* The “law school scam” blogs get some mainstream media attention. Law is 4 Losers, the man behind the Big Debt, Small Law blog, is a Seton Hall law grad. And he appears to have erased his blog since the article came out. [The New Jersey Star Ledger]
* Another way the justice system confuses the general public. [Associated Press]
* Will the Ninth Circuit stage an intervention in the Prop 8 ruling? [New York Times]
* Oracle v. Google is good for Microsoft. [PC World]
* As New York finally ushers in no-fault divorces, the WSJ looks back on the history of the need for fault. They dug up from the 1800s what may be the best-named adultery-spurred divorce case ever: Cock v. Cock. [Wall Street Journal]
* The third time proves the charm for prosecutors pursuing New Jersey right-wing blogger Hal Turner, who was convicted on Friday of threatening three illustrious Seventh Circuit judges. [AP via Chicago Tribune]
* In other Chicago-related news, the actual jury in Rod Blagojevich’s corruption trial is still out — but the court of public opinion may be somewhat sympathetic to the disgraced governor. [New York Times]
* President Barack Hussein Obama defends the right to build a mosque near Ground Zero — in remarks at a Ramadan dinner, natch. [Washington Post]
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We currently have a number of active openings for associate roles at US and UK firms in HK / China, Singapore and two new in-house openings. As always, please feel free to reach out to us at firstname.lastname@example.org in order to get details of current openings in Asia, as well as to discuss the Asia markets in general and what we expect for openings later this year. Our Evan Jowers and Robert Kinney will be in Beijing the week of March 25 and Evan Jowers will be in Hong Kong the week of April 1, if you would like to meet them in person.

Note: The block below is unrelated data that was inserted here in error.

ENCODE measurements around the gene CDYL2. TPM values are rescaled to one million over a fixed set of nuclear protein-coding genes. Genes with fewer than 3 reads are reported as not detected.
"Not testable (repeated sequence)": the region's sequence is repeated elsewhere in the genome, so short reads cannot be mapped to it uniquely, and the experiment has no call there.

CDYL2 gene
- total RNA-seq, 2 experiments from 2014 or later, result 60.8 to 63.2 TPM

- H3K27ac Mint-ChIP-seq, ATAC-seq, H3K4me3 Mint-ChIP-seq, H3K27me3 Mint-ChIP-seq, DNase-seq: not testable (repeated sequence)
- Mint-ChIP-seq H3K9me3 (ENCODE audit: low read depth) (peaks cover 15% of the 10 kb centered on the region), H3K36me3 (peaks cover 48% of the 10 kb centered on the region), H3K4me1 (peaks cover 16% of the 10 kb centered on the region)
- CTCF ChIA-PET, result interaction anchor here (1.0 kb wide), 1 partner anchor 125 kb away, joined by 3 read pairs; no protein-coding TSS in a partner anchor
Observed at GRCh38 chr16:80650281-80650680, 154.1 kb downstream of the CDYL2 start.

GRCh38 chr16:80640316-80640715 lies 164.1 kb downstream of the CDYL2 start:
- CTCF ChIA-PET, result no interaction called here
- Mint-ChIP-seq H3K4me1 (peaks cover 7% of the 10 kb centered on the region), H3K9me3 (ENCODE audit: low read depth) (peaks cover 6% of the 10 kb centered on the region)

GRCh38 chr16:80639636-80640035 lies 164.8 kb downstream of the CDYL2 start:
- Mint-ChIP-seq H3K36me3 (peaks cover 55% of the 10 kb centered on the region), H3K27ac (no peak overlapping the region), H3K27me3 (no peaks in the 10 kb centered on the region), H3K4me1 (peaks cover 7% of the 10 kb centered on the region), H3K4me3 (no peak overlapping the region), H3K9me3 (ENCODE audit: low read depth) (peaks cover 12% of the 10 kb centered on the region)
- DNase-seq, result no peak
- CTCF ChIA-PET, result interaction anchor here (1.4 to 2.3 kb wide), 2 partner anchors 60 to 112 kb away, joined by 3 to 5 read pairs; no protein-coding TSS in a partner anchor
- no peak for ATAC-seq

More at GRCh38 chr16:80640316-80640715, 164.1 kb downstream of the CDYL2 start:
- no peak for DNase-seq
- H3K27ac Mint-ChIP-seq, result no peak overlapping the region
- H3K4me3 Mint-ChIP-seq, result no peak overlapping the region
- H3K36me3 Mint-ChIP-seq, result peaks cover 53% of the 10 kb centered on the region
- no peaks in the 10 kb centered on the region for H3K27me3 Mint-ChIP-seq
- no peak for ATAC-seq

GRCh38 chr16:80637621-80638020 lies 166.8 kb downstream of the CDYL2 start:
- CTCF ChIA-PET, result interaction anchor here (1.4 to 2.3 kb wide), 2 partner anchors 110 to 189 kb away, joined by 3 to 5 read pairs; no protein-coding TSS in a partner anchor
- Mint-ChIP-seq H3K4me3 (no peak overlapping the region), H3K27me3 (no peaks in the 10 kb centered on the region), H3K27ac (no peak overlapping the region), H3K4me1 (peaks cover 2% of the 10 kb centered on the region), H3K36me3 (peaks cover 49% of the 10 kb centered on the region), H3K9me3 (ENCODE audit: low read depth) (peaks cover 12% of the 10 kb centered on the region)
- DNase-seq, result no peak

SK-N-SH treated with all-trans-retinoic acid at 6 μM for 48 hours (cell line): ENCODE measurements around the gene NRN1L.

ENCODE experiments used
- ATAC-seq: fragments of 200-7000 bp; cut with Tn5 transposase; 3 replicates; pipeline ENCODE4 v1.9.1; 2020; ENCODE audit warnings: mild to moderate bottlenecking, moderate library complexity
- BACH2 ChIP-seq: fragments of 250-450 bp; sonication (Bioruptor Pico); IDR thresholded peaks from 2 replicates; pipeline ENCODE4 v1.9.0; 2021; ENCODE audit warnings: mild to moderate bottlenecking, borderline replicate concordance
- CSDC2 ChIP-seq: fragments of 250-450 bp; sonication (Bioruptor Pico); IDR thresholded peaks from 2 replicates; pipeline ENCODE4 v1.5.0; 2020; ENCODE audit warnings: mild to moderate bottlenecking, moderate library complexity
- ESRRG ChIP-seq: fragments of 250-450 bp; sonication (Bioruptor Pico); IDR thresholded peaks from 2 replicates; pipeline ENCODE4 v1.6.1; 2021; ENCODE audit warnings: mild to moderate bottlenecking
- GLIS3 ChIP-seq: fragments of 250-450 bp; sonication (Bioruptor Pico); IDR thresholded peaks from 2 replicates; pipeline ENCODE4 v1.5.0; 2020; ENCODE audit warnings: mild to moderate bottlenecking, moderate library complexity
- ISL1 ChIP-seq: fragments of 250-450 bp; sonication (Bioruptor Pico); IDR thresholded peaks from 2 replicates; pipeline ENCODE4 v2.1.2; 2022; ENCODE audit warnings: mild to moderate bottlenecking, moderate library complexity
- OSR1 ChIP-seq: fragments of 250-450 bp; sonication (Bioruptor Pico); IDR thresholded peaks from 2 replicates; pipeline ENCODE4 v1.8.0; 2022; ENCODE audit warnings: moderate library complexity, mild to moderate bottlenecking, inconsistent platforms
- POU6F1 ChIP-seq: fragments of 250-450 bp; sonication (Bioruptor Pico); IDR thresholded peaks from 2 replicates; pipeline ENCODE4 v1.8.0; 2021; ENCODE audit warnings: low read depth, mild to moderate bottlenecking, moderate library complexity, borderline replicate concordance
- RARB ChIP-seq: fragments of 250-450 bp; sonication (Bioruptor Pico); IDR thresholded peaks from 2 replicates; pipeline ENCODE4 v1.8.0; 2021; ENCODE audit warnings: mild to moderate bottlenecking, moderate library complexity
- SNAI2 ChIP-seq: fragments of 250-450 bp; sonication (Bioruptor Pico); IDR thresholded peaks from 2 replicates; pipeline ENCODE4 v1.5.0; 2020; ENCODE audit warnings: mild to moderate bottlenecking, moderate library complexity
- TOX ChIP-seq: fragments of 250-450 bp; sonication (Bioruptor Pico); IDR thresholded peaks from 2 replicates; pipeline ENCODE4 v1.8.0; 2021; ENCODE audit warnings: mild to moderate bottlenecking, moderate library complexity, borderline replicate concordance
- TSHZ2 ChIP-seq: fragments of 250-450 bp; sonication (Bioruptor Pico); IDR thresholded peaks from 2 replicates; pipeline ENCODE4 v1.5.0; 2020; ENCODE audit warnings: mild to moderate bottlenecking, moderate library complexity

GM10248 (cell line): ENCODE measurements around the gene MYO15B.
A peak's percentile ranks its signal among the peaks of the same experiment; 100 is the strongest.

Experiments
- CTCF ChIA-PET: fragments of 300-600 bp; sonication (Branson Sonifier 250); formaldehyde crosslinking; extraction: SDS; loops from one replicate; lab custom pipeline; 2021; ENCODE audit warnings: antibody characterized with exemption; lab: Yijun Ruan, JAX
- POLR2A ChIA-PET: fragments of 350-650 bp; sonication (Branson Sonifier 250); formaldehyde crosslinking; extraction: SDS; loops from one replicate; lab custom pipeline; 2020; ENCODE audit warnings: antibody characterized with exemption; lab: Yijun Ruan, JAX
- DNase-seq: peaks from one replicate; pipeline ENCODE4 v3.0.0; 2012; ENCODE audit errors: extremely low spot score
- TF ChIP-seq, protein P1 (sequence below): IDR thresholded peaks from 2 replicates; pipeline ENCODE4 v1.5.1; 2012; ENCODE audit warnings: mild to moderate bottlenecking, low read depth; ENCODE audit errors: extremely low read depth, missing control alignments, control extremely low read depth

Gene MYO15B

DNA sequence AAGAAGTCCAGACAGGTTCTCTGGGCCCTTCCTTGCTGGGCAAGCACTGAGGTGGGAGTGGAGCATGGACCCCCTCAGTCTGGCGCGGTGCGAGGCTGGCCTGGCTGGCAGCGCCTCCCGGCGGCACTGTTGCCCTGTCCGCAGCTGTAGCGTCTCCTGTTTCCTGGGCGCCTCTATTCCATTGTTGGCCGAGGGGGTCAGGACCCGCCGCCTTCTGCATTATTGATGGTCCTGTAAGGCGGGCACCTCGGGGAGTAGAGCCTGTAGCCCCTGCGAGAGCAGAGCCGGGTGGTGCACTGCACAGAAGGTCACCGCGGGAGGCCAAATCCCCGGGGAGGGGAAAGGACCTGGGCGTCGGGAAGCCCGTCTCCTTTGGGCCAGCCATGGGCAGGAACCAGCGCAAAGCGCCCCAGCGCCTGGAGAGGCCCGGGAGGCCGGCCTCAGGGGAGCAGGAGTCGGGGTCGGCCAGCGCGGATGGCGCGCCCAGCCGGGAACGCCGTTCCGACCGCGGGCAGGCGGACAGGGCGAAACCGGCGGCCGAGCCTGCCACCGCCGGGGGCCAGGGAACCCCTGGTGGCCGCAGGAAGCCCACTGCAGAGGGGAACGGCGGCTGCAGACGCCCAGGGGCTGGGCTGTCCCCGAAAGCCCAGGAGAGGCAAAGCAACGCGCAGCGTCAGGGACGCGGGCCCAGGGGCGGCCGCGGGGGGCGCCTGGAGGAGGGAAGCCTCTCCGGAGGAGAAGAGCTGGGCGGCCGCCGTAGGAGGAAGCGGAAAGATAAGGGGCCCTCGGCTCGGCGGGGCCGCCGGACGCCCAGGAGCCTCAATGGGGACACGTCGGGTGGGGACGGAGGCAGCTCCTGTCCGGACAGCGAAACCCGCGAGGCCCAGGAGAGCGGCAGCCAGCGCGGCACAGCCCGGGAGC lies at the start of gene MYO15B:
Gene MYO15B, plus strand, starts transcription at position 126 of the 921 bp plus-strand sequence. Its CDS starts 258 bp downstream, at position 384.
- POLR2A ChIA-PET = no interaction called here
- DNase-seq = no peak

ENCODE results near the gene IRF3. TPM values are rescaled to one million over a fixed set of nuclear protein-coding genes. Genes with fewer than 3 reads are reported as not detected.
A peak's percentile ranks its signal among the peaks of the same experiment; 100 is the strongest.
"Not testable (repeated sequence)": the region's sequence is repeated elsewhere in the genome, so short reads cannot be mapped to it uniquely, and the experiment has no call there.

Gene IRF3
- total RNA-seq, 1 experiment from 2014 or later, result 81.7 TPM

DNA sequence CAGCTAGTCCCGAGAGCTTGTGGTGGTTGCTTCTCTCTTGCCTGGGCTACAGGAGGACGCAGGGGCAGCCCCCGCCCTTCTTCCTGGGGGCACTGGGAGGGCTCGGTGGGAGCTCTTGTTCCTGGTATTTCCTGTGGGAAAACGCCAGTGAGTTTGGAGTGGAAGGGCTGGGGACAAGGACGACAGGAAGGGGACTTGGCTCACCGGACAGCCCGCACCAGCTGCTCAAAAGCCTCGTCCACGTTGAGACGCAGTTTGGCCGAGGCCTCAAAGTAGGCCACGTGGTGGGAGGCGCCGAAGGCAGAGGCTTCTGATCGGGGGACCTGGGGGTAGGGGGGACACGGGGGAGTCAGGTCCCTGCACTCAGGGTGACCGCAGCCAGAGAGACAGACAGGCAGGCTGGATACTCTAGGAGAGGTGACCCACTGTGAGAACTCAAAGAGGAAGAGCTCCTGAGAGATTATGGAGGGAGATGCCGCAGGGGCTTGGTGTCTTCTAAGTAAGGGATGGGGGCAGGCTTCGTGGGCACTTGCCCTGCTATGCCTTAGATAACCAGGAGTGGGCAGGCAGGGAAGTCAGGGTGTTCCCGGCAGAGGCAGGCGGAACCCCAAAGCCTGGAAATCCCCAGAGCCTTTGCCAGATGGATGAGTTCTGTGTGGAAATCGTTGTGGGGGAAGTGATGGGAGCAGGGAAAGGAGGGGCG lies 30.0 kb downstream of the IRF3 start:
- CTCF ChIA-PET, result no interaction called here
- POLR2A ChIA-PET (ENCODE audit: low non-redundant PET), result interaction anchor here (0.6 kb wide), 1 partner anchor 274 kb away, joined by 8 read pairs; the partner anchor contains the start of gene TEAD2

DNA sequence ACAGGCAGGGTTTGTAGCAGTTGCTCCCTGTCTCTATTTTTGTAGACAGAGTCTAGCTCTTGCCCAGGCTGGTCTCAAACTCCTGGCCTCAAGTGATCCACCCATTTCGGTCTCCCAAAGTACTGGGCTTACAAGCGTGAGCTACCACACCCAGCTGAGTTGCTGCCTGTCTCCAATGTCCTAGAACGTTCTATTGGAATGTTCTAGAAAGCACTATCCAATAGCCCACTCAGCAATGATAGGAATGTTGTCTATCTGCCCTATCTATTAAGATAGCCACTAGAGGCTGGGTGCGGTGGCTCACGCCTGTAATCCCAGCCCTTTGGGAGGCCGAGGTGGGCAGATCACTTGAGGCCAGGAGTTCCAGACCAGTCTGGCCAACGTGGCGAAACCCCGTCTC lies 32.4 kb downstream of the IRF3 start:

The US associate openings we have in law firms are in the usual areas of M&A, cap markets, FCPA / white collar litigation, finance, and project finance. The most urgent of our top tier (top 15 US or magic circle) law firm openings in Asia (among many other firm openings that we have in Asia) are as follows:
• 2nd to 5th year mandarin fluent M&A associates needed in Beijing and Hong Kong at several firms;
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The last time I flapped my wings your way, I tried to make at least enough noise about your mobile phone to make you more than a little bit uncomfortable. I hope I did. If enough of us become anxious enough about the known and unknown unknowns and knowns in our mobile phones, then we can start making wise decisions about how to manage that information and its resultant investigations.
Today, I’d like to put a finer point on the last installment’s topic by asking a question that seemed to catch most attendees off-guard at a conference panel that I moderated last week: is there discoverable personal information in a mobile app? Our panelists’ answer was a uniform “yes” with one stating that, if he had to choose only one type of data that he could discover from a mobile phone, he’d choose app data. Why? Because there’s simply so much of it and because almost all of it is objective – not just user-created like an email – but machine-tracked like GPS, usage duration, log in and log out times, browsed web addresses, browsed actual addresses. Also, most of us seem to have the idea that data doesn’t actually “stick” to our mobile devices the way it “sticks” to our hard drives. Maybe there’s a disconnect based on the fact that our phones are mobile so we assume the data is mobile to?